How to Use Twitter to Conquer the World

A friend of mine asked me today why I use Twitter. I realize I’ve mentioned it on the blog a few times recently, and I have that scrolling Twitter box on the right, so I thought I’d talk about how I use this service. Note that I’m a casual user–I post once or twice a day, and I hardly spend any time checking on tweets (as explained below).
What It Is: In short, Twitter is an instant-messaging service that sends out short messages to a bunch of people at once.
Phone: I post to Twitter from my phone on occasion, but I don’t receive Tweets on it. I’ll explain why in a minute. I would receive tweets on my phone if I could limit incoming tweets to specific people, which you can probably do on your fancy iPhone.
Home/Work: Home and work are pretty much the same. On both computers, I have a program called TweetDeck. I can post to Twitter or my Facebook status from TweetDeck. The program also automatically shortens URLs (comes in use when posting links to articles). The best thing about this program is that it displays incoming tweets in several different columns–All Tweets, Favorites, Direct Messages, and a Tag Cloud.
When I first started using Twitter, I didn’t use a program like this, so all of my tweets came through in one long column. It was a big distraction. Although it’s a hard concept to understand without using Twitter, you want to follow a bunch of people, but you don’t really care what all those people are saying.
That’s why the “Favorites” column in TweetDeck is awesome. The program operates on the background of my computer, so whenever a “Favorites” tweet comes through, a little box appears in the upper right hand corner of my screen to let me know. I can click on it to see the message in TweetDeck–reading it takes about 2 seconds. And then, unless there’s a link to a cool article, I’m done.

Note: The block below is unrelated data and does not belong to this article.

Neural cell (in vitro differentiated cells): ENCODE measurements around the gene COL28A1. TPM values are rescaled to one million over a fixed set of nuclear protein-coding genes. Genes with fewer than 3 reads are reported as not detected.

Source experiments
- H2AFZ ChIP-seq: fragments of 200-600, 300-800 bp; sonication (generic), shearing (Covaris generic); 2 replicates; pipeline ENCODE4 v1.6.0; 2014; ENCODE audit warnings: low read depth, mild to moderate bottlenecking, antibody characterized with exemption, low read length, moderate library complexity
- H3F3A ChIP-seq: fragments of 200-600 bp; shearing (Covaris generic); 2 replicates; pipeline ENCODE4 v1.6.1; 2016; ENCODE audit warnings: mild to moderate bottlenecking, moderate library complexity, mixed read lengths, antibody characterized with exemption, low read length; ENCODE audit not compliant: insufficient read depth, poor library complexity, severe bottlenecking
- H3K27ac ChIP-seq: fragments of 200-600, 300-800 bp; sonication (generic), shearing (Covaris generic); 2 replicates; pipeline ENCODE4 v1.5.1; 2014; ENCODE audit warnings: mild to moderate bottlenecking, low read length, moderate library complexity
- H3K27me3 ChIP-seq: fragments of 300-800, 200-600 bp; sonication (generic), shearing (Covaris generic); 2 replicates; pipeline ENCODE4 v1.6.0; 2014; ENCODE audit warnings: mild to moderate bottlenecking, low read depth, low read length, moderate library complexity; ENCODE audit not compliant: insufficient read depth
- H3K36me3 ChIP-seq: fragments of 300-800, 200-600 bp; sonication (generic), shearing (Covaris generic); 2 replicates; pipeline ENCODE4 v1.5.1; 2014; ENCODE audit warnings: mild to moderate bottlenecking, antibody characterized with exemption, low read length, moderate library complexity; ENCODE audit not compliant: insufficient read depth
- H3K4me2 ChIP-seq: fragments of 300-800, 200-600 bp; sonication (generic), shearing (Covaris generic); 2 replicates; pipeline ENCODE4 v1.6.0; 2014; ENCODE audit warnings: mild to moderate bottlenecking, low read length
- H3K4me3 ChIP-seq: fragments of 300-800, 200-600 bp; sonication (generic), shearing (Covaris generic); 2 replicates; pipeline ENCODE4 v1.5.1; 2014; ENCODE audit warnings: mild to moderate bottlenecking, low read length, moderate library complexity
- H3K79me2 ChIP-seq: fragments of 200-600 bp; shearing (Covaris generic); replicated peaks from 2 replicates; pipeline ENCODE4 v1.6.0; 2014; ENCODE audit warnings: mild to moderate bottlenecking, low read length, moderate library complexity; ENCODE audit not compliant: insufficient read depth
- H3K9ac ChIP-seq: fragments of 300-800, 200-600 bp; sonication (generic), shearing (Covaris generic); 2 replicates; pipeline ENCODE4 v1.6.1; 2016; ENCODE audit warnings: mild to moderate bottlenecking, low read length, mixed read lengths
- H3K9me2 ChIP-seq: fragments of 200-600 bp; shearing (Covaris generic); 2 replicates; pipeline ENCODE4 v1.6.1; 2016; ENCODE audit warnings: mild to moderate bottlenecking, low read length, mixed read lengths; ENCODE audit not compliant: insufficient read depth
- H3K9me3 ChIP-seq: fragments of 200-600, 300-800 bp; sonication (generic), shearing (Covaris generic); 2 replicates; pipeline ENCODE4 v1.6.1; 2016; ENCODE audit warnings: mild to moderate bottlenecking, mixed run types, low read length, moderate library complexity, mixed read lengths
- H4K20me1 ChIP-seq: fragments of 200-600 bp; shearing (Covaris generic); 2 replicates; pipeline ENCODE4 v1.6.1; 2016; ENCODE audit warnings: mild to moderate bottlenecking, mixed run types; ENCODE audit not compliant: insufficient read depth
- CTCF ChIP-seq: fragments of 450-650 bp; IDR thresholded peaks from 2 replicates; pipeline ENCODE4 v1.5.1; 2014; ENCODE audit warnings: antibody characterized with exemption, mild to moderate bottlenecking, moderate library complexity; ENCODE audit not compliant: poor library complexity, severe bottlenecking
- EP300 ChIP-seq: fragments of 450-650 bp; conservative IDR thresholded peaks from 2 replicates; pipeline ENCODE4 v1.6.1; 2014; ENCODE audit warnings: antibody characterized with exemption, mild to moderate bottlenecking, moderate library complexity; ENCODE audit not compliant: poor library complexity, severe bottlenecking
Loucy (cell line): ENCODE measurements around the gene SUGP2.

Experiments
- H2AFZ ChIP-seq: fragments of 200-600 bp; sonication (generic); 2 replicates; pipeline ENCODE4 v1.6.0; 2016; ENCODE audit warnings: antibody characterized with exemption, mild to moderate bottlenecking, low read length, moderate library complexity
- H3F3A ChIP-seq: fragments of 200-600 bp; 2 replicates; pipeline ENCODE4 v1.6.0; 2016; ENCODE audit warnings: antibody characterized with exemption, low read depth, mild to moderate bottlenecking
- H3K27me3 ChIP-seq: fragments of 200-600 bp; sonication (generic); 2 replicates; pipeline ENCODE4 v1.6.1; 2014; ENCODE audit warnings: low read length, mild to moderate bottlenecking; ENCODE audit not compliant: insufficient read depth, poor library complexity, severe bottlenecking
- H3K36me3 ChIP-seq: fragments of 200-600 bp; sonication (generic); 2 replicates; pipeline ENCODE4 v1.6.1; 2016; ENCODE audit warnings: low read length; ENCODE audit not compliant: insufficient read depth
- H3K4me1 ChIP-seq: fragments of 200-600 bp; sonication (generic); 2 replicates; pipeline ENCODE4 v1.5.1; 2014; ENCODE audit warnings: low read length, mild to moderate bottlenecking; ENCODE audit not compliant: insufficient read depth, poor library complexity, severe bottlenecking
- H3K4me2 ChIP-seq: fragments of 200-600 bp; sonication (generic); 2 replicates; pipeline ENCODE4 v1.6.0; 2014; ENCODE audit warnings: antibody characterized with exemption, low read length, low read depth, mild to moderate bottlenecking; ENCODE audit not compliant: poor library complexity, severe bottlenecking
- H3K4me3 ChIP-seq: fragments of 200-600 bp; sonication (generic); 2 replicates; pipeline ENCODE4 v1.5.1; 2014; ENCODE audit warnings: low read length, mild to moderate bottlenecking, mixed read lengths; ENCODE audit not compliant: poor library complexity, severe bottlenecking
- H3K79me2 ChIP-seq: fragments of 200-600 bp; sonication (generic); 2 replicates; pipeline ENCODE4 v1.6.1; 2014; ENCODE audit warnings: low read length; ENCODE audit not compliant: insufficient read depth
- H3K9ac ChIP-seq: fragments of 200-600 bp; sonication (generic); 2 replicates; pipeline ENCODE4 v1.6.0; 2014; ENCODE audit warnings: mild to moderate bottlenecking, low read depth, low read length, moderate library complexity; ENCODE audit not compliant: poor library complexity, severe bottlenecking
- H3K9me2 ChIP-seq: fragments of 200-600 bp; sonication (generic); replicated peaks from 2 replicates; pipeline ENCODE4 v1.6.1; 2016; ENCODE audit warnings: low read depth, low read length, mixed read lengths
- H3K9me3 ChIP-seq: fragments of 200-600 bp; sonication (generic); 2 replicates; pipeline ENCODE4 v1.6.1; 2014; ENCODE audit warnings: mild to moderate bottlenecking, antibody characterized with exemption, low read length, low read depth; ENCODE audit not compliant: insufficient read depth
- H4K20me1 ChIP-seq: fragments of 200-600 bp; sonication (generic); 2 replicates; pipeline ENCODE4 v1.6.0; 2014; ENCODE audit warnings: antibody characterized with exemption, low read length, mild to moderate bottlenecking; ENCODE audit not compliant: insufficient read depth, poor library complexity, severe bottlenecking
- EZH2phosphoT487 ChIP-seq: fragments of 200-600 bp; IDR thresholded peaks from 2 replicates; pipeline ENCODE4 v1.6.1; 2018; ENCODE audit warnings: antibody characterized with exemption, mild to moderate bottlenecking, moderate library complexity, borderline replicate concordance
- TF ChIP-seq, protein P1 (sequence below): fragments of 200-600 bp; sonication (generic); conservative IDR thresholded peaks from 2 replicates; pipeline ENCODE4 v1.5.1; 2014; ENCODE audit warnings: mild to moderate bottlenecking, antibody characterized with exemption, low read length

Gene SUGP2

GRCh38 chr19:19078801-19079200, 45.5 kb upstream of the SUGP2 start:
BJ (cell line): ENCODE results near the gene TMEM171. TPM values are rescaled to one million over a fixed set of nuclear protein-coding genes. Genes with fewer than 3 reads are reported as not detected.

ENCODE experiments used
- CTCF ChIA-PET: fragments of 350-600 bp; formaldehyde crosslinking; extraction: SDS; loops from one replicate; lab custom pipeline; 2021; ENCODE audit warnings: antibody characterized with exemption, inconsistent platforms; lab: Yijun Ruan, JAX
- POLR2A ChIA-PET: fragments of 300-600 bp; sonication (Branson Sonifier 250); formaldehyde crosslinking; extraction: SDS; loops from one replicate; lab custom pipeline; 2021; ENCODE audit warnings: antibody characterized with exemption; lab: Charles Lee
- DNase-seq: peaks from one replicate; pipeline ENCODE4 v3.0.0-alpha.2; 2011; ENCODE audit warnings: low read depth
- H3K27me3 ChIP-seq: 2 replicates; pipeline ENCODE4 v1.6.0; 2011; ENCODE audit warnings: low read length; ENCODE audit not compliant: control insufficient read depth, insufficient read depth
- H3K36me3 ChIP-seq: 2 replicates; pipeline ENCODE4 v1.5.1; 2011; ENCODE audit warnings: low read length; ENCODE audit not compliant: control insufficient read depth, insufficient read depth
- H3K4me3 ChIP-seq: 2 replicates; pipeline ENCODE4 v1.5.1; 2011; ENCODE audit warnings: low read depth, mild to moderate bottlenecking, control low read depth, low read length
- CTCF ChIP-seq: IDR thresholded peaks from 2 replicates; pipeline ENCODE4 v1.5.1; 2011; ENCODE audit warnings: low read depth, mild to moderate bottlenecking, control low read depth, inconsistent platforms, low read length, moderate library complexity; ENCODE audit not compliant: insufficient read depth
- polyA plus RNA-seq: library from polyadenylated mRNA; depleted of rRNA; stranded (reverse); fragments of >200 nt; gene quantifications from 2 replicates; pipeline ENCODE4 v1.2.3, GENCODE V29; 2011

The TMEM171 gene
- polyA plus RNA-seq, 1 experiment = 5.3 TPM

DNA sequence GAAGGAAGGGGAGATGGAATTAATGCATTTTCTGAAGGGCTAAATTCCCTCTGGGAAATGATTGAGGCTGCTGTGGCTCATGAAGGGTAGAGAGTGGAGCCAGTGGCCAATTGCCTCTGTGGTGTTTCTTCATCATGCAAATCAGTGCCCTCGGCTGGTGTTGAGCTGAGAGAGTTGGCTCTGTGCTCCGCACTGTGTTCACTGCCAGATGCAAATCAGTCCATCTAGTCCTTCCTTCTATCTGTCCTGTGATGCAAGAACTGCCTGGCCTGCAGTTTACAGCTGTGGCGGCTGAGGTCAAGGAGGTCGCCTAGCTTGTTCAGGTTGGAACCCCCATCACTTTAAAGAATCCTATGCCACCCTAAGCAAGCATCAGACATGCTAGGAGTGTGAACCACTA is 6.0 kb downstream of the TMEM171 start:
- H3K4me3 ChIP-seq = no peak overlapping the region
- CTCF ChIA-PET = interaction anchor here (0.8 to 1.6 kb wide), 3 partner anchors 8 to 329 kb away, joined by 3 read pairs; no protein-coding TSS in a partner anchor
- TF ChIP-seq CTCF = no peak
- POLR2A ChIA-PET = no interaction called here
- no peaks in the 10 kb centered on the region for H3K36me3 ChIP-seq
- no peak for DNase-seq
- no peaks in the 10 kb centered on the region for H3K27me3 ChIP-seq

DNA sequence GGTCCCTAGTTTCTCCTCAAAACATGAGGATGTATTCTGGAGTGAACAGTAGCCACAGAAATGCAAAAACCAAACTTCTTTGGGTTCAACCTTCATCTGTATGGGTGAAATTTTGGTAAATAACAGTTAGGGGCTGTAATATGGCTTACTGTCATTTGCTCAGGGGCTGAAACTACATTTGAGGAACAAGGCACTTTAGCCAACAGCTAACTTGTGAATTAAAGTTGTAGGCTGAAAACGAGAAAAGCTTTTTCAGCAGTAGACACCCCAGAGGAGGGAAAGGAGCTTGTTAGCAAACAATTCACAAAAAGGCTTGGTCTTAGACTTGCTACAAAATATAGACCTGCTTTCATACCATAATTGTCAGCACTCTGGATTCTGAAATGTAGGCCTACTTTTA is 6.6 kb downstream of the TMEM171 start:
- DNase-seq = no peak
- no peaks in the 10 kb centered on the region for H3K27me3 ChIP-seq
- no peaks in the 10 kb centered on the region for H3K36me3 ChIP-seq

I probably spend about 2 minutes a day on Twitter, but I’m able to consume a lot of information, and thanks to the “Favorites” function, most of it is info I’m actually interested in. Oh, and as for the tag cloud, that’s the thing that lets you see what other people are tweeting about. I check that from time to time as well.
Followers: A lot of people will try to follow (or, in Facebook terms, “friend”) you. That’s okay. For the most part, the strangers who follow you just want you to follow them to increase their followers. I don’t reciprocate for a lot of those people, but thanks to TweetDeck, I easily could do so without ever reading their tweets.
People I Follow: I mostly just follow friends and bloggers who I think are interesting. Most of the friends I follow never post anything.
What I Tweet: Well, you’ve probably seen what I tweet. I try not to tweet much about what I’m doing right now, because that’s boring. I will do that if (a) it’s funny or (b) it’s something that I think other people should or shouldn’t do. Like, I think I tweeted that I went to Potbelly the other day and had a happy stomach, because I think other people should go to Potbelly. Same for movies, bars, etc. For the most part I just try to tweet observations that I think are funny or recommendations or articles that are worth reading. And I post a link to my blog every day.
Why You Should Get on Twitter Even If You Never Want to Send a Tweet: I read an article the other day about a Southwest Airlines employee who checks Twitter all day to see what people are saying about the company (on Twitter, you get a message whenever someone mentions your Twitter name, and you can also set it to get notifications whenever anyone posts…well, anything. Like “Stegmaier” “awesome blog”, etc.) So this employee looks for people to complain about the company (“Just got off SW flight…stewardess was really annoying”), and she addresses the complaints immediately, directly to the customer. No need to wait for people to send a letter and respond with a free pass–just an instant response, possible a short conversation, and the customer walks away feeling engaged and listened to.
Think about how you can use this for your company, personal brand, or pretty much anything. Create a Twitter account, put in some relevant search terms, and then directly interact with people all over the world. I think that’s worth something.

Leave a Reply

Discover more from

Subscribe now to keep reading and get access to the full archive.

Continue reading